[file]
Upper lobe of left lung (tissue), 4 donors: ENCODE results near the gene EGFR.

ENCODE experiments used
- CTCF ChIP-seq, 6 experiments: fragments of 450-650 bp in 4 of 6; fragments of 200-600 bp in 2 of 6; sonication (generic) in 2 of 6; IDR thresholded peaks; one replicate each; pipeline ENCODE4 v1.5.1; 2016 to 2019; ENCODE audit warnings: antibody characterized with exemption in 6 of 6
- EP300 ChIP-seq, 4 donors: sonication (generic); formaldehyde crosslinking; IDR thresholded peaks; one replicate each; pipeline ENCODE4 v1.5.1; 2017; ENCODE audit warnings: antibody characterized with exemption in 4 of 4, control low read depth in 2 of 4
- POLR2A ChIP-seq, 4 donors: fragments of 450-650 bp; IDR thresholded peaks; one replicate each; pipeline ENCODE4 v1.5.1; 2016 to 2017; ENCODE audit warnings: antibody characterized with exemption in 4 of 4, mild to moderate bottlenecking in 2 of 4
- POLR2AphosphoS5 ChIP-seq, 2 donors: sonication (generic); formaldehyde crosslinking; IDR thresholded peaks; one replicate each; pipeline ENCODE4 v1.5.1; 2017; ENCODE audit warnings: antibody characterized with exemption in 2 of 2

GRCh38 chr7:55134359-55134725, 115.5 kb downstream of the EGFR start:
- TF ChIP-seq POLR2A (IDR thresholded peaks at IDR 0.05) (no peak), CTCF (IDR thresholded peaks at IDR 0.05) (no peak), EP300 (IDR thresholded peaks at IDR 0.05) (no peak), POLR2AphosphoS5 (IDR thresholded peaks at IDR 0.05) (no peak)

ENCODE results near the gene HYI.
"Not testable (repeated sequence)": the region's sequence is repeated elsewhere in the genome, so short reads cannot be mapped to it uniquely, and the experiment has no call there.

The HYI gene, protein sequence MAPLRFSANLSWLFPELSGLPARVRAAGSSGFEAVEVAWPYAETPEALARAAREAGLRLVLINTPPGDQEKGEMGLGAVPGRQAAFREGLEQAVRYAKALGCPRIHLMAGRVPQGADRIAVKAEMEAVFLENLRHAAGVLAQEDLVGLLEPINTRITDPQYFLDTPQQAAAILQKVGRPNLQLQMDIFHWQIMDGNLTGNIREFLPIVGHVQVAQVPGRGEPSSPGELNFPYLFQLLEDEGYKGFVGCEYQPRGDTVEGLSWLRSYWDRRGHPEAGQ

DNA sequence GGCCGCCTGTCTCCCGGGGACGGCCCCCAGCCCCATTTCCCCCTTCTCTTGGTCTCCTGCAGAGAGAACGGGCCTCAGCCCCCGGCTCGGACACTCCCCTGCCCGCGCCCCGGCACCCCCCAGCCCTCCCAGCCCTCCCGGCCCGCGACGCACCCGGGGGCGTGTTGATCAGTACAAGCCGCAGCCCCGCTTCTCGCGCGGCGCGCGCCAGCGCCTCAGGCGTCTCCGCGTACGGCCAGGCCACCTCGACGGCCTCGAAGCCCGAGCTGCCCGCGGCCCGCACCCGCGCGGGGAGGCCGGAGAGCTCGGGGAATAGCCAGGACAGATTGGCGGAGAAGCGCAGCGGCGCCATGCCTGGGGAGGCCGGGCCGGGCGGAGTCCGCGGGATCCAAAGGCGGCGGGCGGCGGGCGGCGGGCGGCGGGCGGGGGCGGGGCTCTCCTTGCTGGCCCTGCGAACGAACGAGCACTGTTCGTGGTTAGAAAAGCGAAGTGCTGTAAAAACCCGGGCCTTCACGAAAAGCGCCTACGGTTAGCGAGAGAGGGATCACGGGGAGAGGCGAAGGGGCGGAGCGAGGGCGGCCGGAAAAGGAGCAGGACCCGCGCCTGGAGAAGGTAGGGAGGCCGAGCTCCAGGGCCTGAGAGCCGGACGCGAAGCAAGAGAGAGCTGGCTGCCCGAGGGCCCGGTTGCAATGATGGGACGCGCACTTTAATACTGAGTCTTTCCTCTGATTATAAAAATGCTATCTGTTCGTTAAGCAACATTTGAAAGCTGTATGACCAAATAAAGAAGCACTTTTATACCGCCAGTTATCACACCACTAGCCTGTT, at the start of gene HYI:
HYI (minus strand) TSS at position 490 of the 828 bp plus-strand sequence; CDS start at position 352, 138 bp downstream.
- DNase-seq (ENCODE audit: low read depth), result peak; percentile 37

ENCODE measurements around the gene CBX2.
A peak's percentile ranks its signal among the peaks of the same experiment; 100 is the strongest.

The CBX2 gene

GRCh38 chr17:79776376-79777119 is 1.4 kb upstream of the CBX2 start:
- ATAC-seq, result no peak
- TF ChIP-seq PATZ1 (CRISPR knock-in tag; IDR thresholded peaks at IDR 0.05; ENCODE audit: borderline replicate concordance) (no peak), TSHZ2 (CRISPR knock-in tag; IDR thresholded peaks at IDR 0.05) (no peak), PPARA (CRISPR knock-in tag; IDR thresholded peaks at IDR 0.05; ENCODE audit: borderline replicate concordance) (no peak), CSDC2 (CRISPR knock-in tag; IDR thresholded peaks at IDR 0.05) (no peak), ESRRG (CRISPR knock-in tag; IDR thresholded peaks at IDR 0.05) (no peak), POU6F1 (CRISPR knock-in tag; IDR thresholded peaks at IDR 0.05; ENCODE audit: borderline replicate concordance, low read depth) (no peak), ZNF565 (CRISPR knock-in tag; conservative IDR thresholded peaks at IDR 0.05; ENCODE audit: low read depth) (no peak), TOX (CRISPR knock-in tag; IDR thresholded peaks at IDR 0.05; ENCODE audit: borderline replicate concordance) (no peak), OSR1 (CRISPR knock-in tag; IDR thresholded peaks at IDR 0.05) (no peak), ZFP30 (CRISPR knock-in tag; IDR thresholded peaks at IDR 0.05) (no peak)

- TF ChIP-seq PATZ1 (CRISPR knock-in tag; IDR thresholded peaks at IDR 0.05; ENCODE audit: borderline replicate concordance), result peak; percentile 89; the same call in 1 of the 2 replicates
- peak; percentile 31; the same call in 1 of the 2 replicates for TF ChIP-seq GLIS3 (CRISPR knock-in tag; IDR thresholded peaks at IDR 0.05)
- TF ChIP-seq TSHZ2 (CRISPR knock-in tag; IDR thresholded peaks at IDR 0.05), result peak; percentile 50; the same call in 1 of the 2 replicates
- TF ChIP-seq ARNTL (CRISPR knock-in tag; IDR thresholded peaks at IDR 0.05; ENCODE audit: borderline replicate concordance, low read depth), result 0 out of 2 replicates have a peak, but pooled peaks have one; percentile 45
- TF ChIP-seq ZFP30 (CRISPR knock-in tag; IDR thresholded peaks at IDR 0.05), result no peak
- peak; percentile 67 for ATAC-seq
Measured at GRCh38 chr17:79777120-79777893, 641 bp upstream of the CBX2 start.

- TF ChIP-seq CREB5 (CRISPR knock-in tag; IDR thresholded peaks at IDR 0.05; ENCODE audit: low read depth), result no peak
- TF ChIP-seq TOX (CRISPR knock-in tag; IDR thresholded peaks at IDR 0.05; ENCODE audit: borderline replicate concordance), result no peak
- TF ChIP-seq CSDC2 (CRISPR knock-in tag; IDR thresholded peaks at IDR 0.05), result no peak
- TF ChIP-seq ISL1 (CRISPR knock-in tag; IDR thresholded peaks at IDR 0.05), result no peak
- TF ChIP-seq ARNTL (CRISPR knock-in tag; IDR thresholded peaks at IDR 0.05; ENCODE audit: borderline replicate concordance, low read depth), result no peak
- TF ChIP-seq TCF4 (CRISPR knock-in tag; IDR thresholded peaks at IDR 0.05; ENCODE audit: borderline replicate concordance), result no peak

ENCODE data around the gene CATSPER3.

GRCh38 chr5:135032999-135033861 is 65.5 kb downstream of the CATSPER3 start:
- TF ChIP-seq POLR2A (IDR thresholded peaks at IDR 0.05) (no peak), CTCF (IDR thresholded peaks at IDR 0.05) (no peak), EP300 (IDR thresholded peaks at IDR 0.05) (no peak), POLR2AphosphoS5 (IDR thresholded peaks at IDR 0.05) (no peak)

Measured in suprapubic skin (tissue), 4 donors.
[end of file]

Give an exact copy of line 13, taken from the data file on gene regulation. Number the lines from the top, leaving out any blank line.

HYI (minus strand) TSS at position 490 of the 828 bp plus-strand sequence; CDS start at position 352, 138 bp downstream.